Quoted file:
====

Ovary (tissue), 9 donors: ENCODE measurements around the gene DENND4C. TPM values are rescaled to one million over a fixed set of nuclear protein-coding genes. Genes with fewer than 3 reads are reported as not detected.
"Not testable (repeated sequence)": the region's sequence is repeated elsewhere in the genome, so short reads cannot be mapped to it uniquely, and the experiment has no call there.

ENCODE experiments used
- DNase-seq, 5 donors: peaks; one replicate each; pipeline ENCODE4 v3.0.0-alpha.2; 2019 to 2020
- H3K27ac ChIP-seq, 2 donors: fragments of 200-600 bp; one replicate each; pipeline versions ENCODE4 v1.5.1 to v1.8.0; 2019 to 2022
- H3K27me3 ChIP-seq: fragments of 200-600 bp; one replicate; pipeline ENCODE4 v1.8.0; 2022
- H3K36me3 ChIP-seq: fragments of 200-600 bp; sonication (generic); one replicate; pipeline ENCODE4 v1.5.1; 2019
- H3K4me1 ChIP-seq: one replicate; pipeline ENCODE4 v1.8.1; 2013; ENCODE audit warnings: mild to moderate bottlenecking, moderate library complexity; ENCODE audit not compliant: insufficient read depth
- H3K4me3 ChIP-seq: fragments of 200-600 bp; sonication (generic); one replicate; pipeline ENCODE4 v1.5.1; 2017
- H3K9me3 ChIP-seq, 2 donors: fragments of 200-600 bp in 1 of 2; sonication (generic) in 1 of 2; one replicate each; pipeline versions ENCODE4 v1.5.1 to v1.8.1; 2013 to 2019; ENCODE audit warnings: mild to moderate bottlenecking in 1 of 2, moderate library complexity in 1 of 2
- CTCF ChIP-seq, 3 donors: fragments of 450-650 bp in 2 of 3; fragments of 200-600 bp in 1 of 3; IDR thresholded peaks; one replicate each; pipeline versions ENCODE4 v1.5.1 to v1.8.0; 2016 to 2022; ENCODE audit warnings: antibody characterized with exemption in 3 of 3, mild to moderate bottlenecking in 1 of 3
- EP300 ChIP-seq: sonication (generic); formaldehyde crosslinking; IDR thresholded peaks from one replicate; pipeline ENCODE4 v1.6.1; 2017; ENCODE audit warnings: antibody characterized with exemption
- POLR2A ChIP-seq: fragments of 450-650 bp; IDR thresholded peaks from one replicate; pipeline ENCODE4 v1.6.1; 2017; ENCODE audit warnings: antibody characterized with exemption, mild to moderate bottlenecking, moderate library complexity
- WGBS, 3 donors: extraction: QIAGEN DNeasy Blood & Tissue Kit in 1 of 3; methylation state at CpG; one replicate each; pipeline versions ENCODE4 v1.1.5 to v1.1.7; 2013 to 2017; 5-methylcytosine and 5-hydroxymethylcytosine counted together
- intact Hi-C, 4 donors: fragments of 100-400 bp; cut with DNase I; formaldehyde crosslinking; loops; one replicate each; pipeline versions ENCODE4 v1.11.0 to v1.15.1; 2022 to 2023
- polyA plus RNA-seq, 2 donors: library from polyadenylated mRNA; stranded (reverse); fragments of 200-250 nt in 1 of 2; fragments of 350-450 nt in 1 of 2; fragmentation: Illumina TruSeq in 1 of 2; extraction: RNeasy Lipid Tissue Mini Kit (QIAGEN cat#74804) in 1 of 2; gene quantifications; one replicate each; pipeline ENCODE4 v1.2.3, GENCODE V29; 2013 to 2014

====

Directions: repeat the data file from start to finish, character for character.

Ovary (tissue), 9 donors: ENCODE measurements around the gene DENND4C. TPM values are rescaled to one million over a fixed set of nuclear protein-coding genes. Genes with fewer than 3 reads are reported as not detected.
"Not testable (repeated sequence)": the region's sequence is repeated elsewhere in the genome, so short reads cannot be mapped to it uniquely, and the experiment has no call there.

ENCODE experiments used
- DNase-seq, 5 donors: peaks; one replicate each; pipeline ENCODE4 v3.0.0-alpha.2; 2019 to 2020
- H3K27ac ChIP-seq, 2 donors: fragments of 200-600 bp; one replicate each; pipeline versions ENCODE4 v1.5.1 to v1.8.0; 2019 to 2022
- H3K27me3 ChIP-seq: fragments of 200-600 bp; one replicate; pipeline ENCODE4 v1.8.0; 2022
- H3K36me3 ChIP-seq: fragments of 200-600 bp; sonication (generic); one replicate; pipeline ENCODE4 v1.5.1; 2019
- H3K4me1 ChIP-seq: one replicate; pipeline ENCODE4 v1.8.1; 2013; ENCODE audit warnings: mild to moderate bottlenecking, moderate library complexity; ENCODE audit not compliant: insufficient read depth
- H3K4me3 ChIP-seq: fragments of 200-600 bp; sonication (generic); one replicate; pipeline ENCODE4 v1.5.1; 2017
- H3K9me3 ChIP-seq, 2 donors: fragments of 200-600 bp in 1 of 2; sonication (generic) in 1 of 2; one replicate each; pipeline versions ENCODE4 v1.5.1 to v1.8.1; 2013 to 2019; ENCODE audit warnings: mild to moderate bottlenecking in 1 of 2, moderate library complexity in 1 of 2
- CTCF ChIP-seq, 3 donors: fragments of 450-650 bp in 2 of 3; fragments of 200-600 bp in 1 of 3; IDR thresholded peaks; one replicate each; pipeline versions ENCODE4 v1.5.1 to v1.8.0; 2016 to 2022; ENCODE audit warnings: antibody characterized with exemption in 3 of 3, mild to moderate bottlenecking in 1 of 3
- EP300 ChIP-seq: sonication (generic); formaldehyde crosslinking; IDR thresholded peaks from one replicate; pipeline ENCODE4 v1.6.1; 2017; ENCODE audit warnings: antibody characterized with exemption
- POLR2A ChIP-seq: fragments of 450-650 bp; IDR thresholded peaks from one replicate; pipeline ENCODE4 v1.6.1; 2017; ENCODE audit warnings: antibody characterized with exemption, mild to moderate bottlenecking, moderate library complexity
- WGBS, 3 donors: extraction: QIAGEN DNeasy Blood & Tissue Kit in 1 of 3; methylation state at CpG; one replicate each; pipeline versions ENCODE4 v1.1.5 to v1.1.7; 2013 to 2017; 5-methylcytosine and 5-hydroxymethylcytosine counted together
- intact Hi-C, 4 donors: fragments of 100-400 bp; cut with DNase I; formaldehyde crosslinking; loops; one replicate each; pipeline versions ENCODE4 v1.11.0 to v1.15.1; 2022 to 2023
- polyA plus RNA-seq, 2 donors: library from polyadenylated mRNA; stranded (reverse); fragments of 200-250 nt in 1 of 2; fragments of 350-450 nt in 1 of 2; fragmentation: Illumina TruSeq in 1 of 2; extraction: RNeasy Lipid Tissue Mini Kit (QIAGEN cat#74804) in 1 of 2; gene quantifications; one replicate each; pipeline ENCODE4 v1.2.3, GENCODE V29; 2013 to 2014